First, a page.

With the launch of the Global Methane Pledge, the world has become more aware than ever of methane. We know that methane is emitted by many human activities—especially the agriculture, fossil fuel, and waste sectors—and that it contributes significantly to near-term climate change. Fortunately, we are also learning about the solutions to methane emissions, many of which are already technologically and economically feasible.
What is methane? Click here for a brief introduction to this powerful greenhouse gas.
How to Reduce Methane Emissions
There are many technologies that are available to help each industry with methane reduction, some old and some very new. Here are ten inspiring examples:
The primary source of agricultural methane is cattle. Their digestive systems produce methane, which is mainly exhaled through their nose and mouth. Methane is also generated by manure, which may be stored in large quantities. According to the Global Methane Assessment, agriculture is responsible for about 40% of anthropogenic methane emissions.
1) GlasPort Bio, a biotech company, is currently developing an additive named GasAbate N+. This can be added to stored cow manure to inhibit microbial activity, reducing the production of methane while retaining more nutrients for use as fertilizer.
2) ZELP has created a wearable filter, to be worn by cows like a mask. The filter neutralizes methane as they exhale while also monitoring both methane emissions and information on the cow’s health.
3) Bar 20 Dairy in Kerman, California, uses a biodigester to capture the methane from its cows’ manure, which then generates energy through fuel cell technology. This electricity will be used to power electric vehicles in a partnership with BMW.
As natural gas is largely composed of methane, oil and gas production may lead to methane leaks at many stages of the supply chain. Coal mining also releases methane, with the fossil fuel sector as a whole contributing roughly 35% of human-caused methane.
4) LongPath Technologies has developed Nobel Prize-winning technology to detect methane leaks from oil and gas operations. Their laser networks allow for 24-hour-a-day monitoring so leaks may be addressed quickly.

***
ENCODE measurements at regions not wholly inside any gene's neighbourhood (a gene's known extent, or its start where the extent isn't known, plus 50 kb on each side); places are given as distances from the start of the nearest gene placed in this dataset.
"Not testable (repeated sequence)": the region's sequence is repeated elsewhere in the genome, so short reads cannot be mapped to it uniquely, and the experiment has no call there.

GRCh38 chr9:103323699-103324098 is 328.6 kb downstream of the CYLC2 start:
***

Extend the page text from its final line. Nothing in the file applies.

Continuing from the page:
5) Johnson Matthey developed technology to catalytically oxidize methane from the ventilation air in coal mines. This can be done at low temperatures and low cost, with a conversion rate of 99%.
The waste sector accounts for approximately 20% of anthropogenic methane emissions. Methane is produced when organic waste, such as food scraps and garden trimmings, decomposes in anaerobic environments like landfills.
6) TOVEN, a waste-to-energy firm based in Wuhan, China, mixes sewage sludge with food waste from restaurants to attain the desired level of organic matter. The combined waste undergoes co-digestion, producing natural gas (used to power the the factory and fuel local taxis) as well as solid fertilizer.
7) HomeBiogas produces anaerobic digesters for home use, allowing customers to convert their own food waste (and even human and animal waste) into gas that can be used for cooking. The liquid residues can then be used as fertilizer.
8) Too Good to Go reduces food waste by connecting customers with restaurants and shops that have more food than they can sell at full price. The customers get food at a reduced cost, the businesses can recoup some of their expenses—and everyone contributes to reducing methane emissions by keeping food out of landfills.
9) C-Wise is an Australian industrial composting company that uses mobile aerated floor technology to add air to compost piles. This allows oxygen levels to be closely controlled, increasing the efficiency of the process and improving the quality of the finished compost. Composting allows carbon and other nutrients to be returned to the soil.
10) UBQ Materials (that’s us!) takes unsorted household waste, including 100% of organics, and transforms it into a useful thermoplastic material that can substitute for conventional plastics. Thanks to UBQ’s novel conversion technology, all kinds of organic waste are kept out of landfills—leftovers, banana peels, chicken bones, and even dirty diapers. Each ton of UBQ™ prevents methane emissions equivalent to 11.7 tons of carbon dioxide.